Highlights from the Breastfeeding Community of Practice Kick-Off Event

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By Amanda Li, Junior Policy Associate

The Advancing Prevention Project (APP) and the New York State Department of Health (NYSDOH) are coordinating a Breastfeeding Community of Practice (CoP) for Local Health Departments. The Breastfeeding CoP will help LHDs achieve the 2013-2018 Prevention Agenda goal of increasing the percentage of breastfed babies in New York State. On November 1, 2016, APP hosted a webinar to kick-off the Breastfeeding CoP. The webinar was facilitated by Chideraa Ukeje from the New York Academy of Medicine, and featured Kate Rose Bobseine, MPH, CLC from the New York State Department of Health, Laurie Messinger, BS, CWWS, IBCLC from Rockland County Department of Health, and Sarah A. Tice, PHN, IBCLC from the Schenectady County Public Health Services. Each presenter brought valuable insights, knowledge, and experience to the webinar. Below are just a few of highlights:

 

Kate Rose Bobseine, from the New York State Department of Health

Ms. Bobseine spoke about how important breastfeeding is for not only babies, but also for mothers. Babies who have not been breastfed are at greater risk for many health issues, including diarrhea and vomiting, respiratory diseases, ear infections, asthma, and sudden infant death syndrome. Unfortunately, the health disadvantages of not being breastfed extends into childhood, putting children at greater risks of obesity, diabetes, high cholesterol, hypertension, leukemia, and lower IQ scores. Moreover, mothers who don’t breastfeed are at higher risk of postpartum bleeding, breast and ovarian cancer, Type 2 diabetes, heart disease, and hypertension.

Ms. Bobseine also spoke about New York State’s comprehensive approach to protect, promote, and support breastfeeding, as well as the goals of local health departments to promote breastfeeding at primary care offices, worksites, hospitals, child care centers, and community/faith-based organizations.

 

Laurie Messinger from Rockland County Department of Health (RCDOH)

Ms. Messinger brought valuable insight on a few of the highlights and initiatives from the Rockland County Breastfeeding Promotion and Support Program. Since it began nine years ago, the program has done significant work to protect, promote, and support breastfeeding. Although the program was initially unfunded, in 2014, the RCDOH received a $10,000 donation from Barnes & Noble to help run its breastfeeding support program. In her presentation, Ms. Messinger highlights the importance of social media in reaching out to breastfeeding moms, and talked about RCDOH’s celebration of World Breastfeeding Week through their Twitter and Facebook pages. Ms. Messinger also touched upon the difficulties that many women face when it comes to breastfeeding in public. In response to this, the RCDOH engaged heavily in efforts to improve environments and policies for breastfeeding. Among many initiatives, the health department helped six worksites develop lactation spaces, provided technical assistance to assist daycares in becoming breastfeeding friendly, and promoted recognition of breastfeeding friendly worksites.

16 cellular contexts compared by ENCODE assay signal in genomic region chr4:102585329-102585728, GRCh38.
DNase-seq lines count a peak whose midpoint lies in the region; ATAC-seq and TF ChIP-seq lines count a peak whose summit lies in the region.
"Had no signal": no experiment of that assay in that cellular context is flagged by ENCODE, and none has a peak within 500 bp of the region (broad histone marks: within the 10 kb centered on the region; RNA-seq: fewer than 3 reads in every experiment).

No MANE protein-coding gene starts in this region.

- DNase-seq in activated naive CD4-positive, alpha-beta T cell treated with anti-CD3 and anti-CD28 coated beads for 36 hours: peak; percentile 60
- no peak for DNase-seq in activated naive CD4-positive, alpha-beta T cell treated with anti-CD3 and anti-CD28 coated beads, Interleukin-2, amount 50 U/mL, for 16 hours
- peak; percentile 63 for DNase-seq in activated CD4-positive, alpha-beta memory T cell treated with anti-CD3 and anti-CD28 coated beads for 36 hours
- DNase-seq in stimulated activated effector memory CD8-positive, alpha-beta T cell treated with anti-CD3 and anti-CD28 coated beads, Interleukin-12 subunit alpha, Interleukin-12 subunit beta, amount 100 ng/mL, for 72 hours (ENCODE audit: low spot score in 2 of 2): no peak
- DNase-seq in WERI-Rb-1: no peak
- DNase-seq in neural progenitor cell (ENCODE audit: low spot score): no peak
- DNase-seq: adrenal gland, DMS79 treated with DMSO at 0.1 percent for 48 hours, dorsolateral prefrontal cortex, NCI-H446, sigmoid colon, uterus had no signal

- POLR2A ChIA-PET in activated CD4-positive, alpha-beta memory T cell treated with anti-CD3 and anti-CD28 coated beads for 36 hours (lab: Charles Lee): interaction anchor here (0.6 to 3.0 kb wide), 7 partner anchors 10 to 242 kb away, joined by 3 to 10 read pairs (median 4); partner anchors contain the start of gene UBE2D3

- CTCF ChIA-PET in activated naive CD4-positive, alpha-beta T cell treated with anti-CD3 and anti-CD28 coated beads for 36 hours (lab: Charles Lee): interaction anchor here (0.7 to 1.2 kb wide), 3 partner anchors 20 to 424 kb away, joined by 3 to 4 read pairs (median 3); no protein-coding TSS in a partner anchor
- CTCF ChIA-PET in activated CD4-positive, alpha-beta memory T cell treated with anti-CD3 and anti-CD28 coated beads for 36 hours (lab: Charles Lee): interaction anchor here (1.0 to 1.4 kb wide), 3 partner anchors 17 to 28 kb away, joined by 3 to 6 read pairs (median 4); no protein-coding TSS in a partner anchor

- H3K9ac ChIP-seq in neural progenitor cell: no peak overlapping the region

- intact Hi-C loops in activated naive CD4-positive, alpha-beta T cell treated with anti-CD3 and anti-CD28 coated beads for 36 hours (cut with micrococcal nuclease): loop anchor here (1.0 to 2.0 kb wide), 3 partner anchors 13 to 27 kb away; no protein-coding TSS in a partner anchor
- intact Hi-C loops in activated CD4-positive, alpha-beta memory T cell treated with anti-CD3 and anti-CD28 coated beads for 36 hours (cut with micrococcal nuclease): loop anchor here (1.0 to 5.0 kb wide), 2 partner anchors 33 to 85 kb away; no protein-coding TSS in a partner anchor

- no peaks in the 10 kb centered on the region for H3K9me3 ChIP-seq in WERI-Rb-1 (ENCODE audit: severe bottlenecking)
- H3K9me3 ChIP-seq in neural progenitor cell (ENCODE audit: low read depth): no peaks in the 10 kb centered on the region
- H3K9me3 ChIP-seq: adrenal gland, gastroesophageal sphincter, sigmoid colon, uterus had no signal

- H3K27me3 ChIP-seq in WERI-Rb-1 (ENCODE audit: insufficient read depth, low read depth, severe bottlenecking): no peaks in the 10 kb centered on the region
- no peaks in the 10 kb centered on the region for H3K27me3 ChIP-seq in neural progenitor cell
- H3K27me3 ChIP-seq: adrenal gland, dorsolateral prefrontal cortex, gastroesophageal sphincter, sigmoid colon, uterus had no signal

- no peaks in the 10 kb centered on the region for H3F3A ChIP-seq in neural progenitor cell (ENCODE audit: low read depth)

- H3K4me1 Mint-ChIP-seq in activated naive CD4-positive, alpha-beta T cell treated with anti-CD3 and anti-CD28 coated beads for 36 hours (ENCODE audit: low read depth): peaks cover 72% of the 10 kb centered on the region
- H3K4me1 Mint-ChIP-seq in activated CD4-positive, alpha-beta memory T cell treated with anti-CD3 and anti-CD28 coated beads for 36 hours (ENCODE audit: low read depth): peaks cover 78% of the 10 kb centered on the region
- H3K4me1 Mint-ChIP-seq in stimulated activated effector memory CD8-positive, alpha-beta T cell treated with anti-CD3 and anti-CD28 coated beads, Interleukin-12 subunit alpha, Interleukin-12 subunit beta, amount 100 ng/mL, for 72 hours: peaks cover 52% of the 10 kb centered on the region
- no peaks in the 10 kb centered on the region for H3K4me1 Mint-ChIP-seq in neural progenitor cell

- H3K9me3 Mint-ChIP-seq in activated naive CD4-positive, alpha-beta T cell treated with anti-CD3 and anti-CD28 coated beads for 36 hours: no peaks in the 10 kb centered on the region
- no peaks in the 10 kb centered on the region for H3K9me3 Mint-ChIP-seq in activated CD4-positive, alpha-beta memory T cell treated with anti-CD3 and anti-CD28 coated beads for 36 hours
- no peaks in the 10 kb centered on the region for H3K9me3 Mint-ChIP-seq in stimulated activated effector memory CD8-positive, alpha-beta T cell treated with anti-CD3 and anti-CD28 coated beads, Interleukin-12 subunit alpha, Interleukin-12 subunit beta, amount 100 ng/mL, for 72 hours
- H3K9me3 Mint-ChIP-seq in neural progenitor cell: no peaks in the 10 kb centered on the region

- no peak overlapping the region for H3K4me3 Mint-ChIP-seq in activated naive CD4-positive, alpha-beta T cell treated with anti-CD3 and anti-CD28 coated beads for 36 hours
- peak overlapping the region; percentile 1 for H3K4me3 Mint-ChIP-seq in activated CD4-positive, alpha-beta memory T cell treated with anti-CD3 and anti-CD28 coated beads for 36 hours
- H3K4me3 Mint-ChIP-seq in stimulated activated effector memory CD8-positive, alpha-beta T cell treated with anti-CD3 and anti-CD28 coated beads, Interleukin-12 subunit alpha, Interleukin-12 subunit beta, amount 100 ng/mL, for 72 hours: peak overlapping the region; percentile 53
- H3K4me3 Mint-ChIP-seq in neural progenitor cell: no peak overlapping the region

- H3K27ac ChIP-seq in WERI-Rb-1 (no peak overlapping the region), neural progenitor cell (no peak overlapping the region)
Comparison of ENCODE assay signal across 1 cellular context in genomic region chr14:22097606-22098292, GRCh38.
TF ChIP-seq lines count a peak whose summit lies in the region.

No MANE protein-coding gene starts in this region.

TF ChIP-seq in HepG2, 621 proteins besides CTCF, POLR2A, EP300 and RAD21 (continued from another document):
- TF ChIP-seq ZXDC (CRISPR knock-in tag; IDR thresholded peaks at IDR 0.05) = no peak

Sarah A. Tice from the Schenectady County Public Health Services

Schenectady County was one of the two counties that was awarded the Comprehensive Cancer Control Grant. Under this grant, the Schenectady County Public Health Services has been working on encouraging pediatric and obstetric practices to implement breastfeeding friendly policies and move towards becoming formula free. One way Schenectady has done this is by providing physicians with breastfeeding incentives (like “Babies Love Breastmilk” stationary, boppies, and “We Like to Nurse” books) to replace the incentives that doctors receive from formula companies. Ms. Tice also discussed on the need to change the social norms around breastfeeding. In an effort to change breastfeeding norms and promote awareness and support for breastfeeding in Schenectady County, the health department created five six feet tall, life-sized breastfeeding standees that have been rotated throughout physician offices, childcare/daycare programs, food pantries, and WIC locations in Schenectady over the past year.

 

The Advancing Prevention Project was so grateful to have three wonderful presenters speak at the kick-off webinar. We are very excited by all of the impressive work that is currently being done to protect, promote, and support breastfeeding. Through our Breastfeeding Community of Practice, we hope to give participants the opportunity to share, discuss, and collaborate with others across the state on how to best promote breastfeeding in our communities. Even though the New York Academy of Medicine and the New York State Department of Health will be coordinating the Community of Practice, the CoP’s content will be determined largely by participant feedback. Some important topics we may address include free or low-cost interventions, how to engage partners, barriers and strategies to overcome them, and how to build grassroots support on breastfeeding friendly initiatives. We look forward to engaging with everyone at our next Breastfeeding Community of Practice event! The slides and full kick-off webinar recording can be found on the Advancing Prevention Project Website.

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